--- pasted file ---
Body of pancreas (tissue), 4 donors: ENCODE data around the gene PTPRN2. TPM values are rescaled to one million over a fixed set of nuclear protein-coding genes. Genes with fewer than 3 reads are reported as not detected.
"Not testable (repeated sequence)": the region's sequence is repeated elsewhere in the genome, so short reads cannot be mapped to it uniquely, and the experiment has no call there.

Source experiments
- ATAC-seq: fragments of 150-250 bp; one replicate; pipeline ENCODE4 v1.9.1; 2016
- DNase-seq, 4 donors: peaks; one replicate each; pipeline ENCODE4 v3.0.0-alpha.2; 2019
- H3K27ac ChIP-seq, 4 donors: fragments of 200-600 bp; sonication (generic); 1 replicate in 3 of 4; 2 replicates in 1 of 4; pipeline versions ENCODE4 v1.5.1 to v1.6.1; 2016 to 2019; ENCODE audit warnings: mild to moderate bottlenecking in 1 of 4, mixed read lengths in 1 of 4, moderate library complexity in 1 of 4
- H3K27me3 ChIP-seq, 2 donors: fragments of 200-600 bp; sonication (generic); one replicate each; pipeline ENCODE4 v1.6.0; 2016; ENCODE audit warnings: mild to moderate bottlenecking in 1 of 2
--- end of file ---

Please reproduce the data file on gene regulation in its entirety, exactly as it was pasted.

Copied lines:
Body of pancreas (tissue), 4 donors: ENCODE data around the gene PTPRN2. TPM values are rescaled to one million over a fixed set of nuclear protein-coding genes. Genes with fewer than 3 reads are reported as not detected.
"Not testable (repeated sequence)": the region's sequence is repeated elsewhere in the genome, so short reads cannot be mapped to it uniquely, and the experiment has no call there.

Source experiments
- ATAC-seq: fragments of 150-250 bp; one replicate; pipeline ENCODE4 v1.9.1; 2016
- DNase-seq, 4 donors: peaks; one replicate each; pipeline ENCODE4 v3.0.0-alpha.2; 2019
- H3K27ac ChIP-seq, 4 donors: fragments of 200-600 bp; sonication (generic); 1 replicate in 3 of 4; 2 replicates in 1 of 4; pipeline versions ENCODE4 v1.5.1 to v1.6.1; 2016 to 2019; ENCODE audit warnings: mild to moderate bottlenecking in 1 of 4, mixed read lengths in 1 of 4, moderate library complexity in 1 of 4
- H3K27me3 ChIP-seq, 2 donors: fragments of 200-600 bp; sonication (generic); one replicate each; pipeline ENCODE4 v1.6.0; 2016; ENCODE audit warnings: mild to moderate bottlenecking in 1 of 2